Allan Basbaum, PhD

Professor & Chair

The Neurobiological Basis of Pain and Its Control

The development of persistent pain following tissue or nerve injury results to a great extent from profound reorganization of CNS circuits. These changes contribute to a central sensitization/hyperexcitability state that underlies allodynia and hyperalgesia, the hallmarks of persistent pain. Many studies have focused on the injury-induced sprouting of primary afferents and on the physiological properties of altered "pain" transmission neurons in the spinal cord dorsal horn, but there is little information about the tissue and nerve-injury-induced local and long distant circuit changes that occur, in the spinal cord and at more rostral sites.

Our laboratory takes a multidisciplinary approach to the problem, using molecular, pharmacological and behavioral analyses.  Recently, we developed a transgenic mouse in which wheat germ agglutinin transneuronal labeling of complex circuits can be triggered from neurons in any region of the brain or spinal cord, during development or in the adult. We are using these mice to study the development and adult organization of CNS circuits engaged by small diameter primary afferent nociceptors ("pain fibers") and to study their modifications after tissue or nerve injury. Through a highly novel modification of this transneuronal tracing method, in which the tracer is induced in primary afferent neurons only if their peripheral axon has been transected, we are now also able to study nerve injury-induced reorganization of CNS circuits.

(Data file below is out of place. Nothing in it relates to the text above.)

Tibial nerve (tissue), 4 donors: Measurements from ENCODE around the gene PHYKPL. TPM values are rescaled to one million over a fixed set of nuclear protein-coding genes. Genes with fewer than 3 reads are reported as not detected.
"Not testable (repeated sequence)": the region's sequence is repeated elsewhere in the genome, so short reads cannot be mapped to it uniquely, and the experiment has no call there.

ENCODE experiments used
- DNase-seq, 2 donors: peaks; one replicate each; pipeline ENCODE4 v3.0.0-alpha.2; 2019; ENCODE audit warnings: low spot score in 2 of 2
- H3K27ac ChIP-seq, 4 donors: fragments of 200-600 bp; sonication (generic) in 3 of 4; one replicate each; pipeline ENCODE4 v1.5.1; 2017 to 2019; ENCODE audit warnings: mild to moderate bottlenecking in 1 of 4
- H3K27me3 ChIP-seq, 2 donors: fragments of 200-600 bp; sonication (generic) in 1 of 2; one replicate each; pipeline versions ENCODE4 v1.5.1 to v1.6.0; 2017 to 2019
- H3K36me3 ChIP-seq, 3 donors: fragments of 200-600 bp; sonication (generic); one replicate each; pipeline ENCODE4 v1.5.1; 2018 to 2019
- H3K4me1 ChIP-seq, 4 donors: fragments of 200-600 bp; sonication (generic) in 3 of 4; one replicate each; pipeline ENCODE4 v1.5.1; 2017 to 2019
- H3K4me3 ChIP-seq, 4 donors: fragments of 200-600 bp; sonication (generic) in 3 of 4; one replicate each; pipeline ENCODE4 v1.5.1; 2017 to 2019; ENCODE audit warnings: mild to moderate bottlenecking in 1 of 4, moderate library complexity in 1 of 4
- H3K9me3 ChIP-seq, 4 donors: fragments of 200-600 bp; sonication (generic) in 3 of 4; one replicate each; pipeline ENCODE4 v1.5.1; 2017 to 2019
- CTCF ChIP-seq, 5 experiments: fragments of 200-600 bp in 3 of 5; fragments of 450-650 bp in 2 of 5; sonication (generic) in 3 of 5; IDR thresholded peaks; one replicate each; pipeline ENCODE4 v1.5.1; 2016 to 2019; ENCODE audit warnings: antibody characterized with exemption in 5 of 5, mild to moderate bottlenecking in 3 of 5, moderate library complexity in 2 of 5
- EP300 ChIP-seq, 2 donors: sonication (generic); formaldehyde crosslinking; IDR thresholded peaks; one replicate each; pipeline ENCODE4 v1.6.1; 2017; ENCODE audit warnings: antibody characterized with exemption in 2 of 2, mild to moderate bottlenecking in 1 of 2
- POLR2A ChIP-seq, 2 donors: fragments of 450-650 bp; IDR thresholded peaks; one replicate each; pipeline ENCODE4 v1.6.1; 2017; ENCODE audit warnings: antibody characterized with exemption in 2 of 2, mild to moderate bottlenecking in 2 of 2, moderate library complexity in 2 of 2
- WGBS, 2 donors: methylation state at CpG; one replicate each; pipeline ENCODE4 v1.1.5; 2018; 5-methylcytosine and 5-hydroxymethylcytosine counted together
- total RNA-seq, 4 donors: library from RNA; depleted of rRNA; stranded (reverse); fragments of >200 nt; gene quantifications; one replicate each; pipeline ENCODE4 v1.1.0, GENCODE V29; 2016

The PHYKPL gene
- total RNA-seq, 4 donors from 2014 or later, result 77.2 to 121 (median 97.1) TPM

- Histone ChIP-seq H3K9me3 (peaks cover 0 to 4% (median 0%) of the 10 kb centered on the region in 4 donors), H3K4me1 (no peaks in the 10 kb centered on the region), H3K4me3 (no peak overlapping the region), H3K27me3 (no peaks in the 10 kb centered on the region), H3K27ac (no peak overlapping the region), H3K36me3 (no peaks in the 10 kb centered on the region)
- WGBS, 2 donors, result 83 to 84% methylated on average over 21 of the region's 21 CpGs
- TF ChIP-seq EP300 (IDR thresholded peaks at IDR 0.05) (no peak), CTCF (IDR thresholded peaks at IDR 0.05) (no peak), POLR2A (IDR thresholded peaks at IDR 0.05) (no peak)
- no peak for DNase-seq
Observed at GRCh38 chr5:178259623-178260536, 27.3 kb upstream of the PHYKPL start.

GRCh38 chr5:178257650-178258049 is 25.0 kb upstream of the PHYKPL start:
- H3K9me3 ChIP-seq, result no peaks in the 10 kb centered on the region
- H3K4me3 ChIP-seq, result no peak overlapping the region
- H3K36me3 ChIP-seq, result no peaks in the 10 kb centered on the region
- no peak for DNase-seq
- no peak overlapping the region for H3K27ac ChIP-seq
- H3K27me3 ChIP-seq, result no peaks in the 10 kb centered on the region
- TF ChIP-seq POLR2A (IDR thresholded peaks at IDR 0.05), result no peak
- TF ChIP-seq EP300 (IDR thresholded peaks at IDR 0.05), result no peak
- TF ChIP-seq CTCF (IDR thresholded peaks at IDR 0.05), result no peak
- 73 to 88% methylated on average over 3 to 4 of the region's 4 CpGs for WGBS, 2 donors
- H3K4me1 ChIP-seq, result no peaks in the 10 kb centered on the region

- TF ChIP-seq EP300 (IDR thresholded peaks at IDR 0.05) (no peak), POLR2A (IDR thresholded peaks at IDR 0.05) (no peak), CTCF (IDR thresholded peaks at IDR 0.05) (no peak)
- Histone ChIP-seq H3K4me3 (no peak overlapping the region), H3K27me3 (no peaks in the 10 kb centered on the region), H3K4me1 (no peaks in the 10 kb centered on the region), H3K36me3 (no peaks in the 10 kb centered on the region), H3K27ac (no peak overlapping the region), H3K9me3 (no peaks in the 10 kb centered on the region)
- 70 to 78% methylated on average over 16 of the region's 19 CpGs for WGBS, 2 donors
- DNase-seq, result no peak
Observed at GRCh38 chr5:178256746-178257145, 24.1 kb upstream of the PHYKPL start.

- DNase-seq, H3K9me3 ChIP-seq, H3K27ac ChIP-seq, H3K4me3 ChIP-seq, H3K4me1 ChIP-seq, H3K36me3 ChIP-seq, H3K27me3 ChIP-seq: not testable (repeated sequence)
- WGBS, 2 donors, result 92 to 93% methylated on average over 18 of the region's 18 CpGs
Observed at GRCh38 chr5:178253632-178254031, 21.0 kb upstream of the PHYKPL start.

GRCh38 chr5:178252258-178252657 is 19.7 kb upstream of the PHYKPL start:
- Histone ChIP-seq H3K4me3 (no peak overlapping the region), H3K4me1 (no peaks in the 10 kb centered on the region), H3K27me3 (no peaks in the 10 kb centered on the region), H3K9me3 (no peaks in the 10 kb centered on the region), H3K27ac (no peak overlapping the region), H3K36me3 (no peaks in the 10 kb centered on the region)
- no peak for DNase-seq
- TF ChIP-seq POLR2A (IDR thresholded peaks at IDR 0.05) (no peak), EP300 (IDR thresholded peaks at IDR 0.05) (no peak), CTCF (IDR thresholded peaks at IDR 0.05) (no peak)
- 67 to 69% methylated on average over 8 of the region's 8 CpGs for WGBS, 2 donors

Paralleling these studies, we have generated a variety of reporter mice to localize the channels, receptors and transducers through which painful stimuli activate and modulate the nociceptors. Of particular interest are our recent studies demonstrating that the delta opioid receptor is largely associated with sensory neurons with myelinated axons that transmit injury-associated mechanical, rather than thermal (heat) pain sensitivity.

As our objective is to understand the functional significance of the neurochemically distinct nociceptors, our behavioral studies address the consequence of deleting single genes that are enriched in the primary afferent nociceptor, or of deleting populations of nociceptors. Among the genes that we have studied are the V1, A1 and M8 members of the TRP channel family as well as different glutamate transporters. 

Most recently, we have turned out attention to the possibility of overcoming the neurological consequences of peripheral nerve damage, by transplanting embryonic cortical GABAergic precursor cells into the spinal cord, a procedure that we find can ameliorate the persistent pain associated with nerve damage. Taken together, these studies are revealing an entirely new perspective on the circuits that process the injury messages that generate acute and persistent pain and on novel approaches to therapy. 

Lab Members

Joao Braz, Postdoctoral Fellow
Ferda Cevikbas, Postdoctoral Fellow
Todd Dembo, Graduate Student
Alex Etlin, Postdoctoral Fellow
Noemie Frezel, Intern
Zhonghui Guan, Postdoctral Fellow
Dina Juarez-Salinas, Graduate Student
Julia Kuhn, Postdoctoral Fellow

Karuna Meda, Graduate Student
Carlos Solorzano, Postdoctoral Fellow
May Tran, Graduate Student
Smitha Vaman, Research Technician
David Villafuerte, Research Technician
Xidao Wang, Postdoctoral Fellow
Xiaobing Yu, Postdoctoral Fellow 

Lab Website